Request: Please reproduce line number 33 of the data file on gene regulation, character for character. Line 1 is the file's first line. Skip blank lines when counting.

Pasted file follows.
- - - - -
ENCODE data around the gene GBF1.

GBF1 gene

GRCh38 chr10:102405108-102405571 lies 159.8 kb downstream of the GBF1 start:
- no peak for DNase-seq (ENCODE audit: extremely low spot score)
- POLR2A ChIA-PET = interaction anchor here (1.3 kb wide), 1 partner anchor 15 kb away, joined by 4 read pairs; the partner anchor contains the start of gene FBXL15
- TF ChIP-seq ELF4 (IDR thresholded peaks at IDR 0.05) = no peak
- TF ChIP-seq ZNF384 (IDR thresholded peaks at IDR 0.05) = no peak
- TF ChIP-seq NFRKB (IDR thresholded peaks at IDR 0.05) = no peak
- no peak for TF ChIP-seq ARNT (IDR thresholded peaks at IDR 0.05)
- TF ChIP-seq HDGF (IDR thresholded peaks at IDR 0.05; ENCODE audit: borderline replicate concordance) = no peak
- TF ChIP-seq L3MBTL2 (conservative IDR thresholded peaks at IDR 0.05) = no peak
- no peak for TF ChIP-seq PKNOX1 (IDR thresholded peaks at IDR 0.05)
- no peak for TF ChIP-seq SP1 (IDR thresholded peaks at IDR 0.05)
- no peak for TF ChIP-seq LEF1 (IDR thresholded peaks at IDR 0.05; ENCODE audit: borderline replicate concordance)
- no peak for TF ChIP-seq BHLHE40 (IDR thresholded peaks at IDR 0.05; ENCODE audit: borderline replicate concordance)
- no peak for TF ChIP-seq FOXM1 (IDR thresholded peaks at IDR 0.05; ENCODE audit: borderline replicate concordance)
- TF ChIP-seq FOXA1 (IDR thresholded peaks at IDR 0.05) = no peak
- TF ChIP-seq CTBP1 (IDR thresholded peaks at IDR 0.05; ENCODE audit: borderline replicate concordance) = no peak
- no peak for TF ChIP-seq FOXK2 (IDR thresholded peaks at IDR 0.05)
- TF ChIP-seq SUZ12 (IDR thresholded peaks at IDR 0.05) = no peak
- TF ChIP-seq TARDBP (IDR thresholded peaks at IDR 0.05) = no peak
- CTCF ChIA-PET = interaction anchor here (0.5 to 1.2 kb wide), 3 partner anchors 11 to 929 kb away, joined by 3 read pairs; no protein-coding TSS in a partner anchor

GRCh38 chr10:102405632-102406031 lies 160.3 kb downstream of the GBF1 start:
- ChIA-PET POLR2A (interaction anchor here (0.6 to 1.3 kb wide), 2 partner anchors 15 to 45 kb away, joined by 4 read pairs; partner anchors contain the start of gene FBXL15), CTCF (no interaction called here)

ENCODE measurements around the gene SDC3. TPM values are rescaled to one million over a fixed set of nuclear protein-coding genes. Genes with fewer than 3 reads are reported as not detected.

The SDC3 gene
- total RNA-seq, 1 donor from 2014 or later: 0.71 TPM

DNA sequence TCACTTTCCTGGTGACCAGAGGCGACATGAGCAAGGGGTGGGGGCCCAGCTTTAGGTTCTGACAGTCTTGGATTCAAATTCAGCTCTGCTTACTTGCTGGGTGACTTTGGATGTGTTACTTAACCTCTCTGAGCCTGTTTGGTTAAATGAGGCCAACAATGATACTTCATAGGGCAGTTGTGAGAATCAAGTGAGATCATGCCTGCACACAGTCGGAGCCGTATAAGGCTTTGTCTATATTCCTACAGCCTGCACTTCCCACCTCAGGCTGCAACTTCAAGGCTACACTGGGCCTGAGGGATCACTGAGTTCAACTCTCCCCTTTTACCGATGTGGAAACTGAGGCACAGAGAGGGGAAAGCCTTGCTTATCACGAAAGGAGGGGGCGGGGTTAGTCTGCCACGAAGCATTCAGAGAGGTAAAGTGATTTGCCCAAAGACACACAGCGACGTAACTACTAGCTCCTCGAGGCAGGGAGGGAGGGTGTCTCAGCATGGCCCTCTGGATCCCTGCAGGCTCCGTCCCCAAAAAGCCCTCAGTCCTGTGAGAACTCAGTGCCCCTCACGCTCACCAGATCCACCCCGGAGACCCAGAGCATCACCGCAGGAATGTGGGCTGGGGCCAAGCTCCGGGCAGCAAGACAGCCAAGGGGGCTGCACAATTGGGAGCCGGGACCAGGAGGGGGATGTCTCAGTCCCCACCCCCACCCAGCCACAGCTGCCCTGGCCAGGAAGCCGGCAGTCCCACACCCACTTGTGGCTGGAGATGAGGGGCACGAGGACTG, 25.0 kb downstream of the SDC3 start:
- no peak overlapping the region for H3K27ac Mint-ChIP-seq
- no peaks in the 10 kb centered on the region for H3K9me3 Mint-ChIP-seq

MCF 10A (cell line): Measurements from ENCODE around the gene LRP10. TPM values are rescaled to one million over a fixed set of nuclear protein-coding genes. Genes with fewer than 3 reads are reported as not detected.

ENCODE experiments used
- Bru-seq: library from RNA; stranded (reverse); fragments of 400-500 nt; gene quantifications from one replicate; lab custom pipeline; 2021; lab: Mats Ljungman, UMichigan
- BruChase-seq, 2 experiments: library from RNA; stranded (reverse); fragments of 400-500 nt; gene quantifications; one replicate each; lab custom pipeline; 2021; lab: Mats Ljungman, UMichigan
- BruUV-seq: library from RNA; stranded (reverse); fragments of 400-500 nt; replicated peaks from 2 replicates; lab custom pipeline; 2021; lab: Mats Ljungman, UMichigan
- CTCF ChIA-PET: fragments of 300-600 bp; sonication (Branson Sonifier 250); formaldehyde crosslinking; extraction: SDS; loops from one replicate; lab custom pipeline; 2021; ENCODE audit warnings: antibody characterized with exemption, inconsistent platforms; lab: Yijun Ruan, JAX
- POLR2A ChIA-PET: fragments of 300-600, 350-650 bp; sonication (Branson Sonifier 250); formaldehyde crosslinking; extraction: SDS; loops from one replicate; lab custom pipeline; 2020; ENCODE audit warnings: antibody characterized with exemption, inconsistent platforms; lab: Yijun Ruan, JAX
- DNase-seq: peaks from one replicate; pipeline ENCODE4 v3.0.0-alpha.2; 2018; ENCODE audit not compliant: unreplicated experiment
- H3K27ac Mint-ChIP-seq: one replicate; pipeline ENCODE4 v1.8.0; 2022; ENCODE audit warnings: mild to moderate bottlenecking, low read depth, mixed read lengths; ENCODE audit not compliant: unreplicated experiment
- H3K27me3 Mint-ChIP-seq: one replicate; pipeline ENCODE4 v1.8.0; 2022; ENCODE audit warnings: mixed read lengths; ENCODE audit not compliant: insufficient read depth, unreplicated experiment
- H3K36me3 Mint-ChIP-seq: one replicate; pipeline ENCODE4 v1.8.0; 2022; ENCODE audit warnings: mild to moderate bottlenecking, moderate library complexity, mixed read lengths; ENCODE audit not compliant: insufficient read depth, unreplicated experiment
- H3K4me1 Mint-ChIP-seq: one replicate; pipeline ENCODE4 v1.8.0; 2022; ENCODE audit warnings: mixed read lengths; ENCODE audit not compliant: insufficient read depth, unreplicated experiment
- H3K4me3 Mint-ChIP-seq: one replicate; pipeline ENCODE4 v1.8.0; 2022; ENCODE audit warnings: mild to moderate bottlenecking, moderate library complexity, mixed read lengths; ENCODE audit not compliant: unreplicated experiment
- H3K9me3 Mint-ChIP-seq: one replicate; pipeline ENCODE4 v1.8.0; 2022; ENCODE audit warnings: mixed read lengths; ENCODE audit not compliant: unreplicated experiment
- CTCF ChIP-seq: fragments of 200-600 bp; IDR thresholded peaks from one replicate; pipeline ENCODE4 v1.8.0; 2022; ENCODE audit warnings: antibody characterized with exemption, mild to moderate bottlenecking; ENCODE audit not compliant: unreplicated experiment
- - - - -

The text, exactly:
- Bru-seq: library from RNA; stranded (reverse); fragments of 400-500 nt; gene quantifications from one replicate; lab custom pipeline; 2021; lab: Mats Ljungman, UMichigan